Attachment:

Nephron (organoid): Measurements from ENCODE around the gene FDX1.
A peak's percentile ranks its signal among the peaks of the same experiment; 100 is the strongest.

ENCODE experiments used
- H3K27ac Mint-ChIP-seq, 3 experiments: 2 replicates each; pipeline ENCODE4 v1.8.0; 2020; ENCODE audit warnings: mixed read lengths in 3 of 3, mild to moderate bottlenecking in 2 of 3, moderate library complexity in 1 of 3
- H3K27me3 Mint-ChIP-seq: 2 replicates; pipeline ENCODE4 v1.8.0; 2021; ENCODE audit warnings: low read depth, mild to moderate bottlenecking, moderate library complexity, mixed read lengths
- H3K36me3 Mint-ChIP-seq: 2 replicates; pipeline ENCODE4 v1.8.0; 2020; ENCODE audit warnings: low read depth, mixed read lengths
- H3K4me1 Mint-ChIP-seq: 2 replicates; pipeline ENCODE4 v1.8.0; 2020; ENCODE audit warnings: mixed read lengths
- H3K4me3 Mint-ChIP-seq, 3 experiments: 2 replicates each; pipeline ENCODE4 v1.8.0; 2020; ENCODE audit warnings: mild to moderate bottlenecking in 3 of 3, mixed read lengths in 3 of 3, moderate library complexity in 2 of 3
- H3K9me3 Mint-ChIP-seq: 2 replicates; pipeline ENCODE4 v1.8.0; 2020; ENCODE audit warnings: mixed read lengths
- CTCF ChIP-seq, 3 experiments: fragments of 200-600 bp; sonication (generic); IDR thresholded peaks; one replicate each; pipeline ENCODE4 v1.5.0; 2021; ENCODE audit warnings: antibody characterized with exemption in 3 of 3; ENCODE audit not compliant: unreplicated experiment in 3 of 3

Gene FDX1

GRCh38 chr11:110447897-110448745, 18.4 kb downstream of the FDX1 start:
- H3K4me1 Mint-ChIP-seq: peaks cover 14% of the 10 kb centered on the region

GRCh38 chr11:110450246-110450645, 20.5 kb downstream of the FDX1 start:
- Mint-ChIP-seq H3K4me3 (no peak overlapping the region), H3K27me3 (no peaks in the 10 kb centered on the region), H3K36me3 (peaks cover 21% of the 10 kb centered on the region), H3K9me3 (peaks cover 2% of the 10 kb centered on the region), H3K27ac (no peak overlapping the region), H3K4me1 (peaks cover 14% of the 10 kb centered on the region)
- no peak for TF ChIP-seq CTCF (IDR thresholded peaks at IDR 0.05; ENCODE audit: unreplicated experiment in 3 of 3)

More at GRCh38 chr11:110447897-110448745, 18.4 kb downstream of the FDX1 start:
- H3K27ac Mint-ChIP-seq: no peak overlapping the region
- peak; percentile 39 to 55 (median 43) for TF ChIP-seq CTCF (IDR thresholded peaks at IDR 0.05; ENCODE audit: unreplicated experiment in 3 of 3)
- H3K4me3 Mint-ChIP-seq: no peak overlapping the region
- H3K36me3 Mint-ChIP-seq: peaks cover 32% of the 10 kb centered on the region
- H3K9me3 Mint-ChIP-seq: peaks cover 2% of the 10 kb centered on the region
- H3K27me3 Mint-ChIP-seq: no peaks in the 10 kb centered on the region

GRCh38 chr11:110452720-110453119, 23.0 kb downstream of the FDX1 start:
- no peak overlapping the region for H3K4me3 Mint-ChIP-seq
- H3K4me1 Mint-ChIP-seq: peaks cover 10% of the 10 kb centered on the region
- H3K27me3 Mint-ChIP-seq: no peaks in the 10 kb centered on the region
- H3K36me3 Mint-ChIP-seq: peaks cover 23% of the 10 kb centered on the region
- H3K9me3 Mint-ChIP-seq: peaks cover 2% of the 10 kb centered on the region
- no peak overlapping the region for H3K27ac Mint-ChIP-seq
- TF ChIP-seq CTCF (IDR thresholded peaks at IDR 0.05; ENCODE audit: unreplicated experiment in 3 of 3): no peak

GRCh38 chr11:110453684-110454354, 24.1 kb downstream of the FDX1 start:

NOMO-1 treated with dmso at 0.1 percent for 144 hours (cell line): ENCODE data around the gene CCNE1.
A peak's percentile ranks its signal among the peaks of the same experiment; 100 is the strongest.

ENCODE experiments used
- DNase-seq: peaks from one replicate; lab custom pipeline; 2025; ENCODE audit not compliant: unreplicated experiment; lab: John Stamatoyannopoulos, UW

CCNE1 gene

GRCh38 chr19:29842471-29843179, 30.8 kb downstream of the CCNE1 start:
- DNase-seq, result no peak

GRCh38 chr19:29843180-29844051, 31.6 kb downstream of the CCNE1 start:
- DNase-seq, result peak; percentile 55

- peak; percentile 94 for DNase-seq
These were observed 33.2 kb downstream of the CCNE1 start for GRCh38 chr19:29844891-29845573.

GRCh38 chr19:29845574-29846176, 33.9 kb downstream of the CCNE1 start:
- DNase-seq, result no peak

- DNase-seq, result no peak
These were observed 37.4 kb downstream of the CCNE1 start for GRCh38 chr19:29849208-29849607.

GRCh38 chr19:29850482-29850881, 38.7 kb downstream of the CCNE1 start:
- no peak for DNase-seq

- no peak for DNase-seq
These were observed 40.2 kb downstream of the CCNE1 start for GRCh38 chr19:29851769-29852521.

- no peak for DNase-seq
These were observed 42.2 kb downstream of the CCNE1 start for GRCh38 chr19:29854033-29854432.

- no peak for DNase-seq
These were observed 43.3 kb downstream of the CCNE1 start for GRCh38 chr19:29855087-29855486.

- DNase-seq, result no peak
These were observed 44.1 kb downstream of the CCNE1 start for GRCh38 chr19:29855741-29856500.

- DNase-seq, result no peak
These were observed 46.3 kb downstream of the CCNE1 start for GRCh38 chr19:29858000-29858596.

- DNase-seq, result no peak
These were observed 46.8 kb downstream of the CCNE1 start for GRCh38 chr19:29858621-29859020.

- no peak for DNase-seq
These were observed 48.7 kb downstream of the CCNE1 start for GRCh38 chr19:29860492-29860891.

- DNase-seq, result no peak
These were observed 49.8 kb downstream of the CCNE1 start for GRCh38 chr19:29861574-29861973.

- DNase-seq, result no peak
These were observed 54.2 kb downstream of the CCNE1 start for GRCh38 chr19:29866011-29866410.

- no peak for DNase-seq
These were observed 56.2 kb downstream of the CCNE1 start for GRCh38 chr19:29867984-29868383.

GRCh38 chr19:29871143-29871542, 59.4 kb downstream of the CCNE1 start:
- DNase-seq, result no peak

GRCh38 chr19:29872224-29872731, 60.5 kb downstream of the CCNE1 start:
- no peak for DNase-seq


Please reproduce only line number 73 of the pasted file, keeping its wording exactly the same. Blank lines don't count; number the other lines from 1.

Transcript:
- no peak for DNase-seq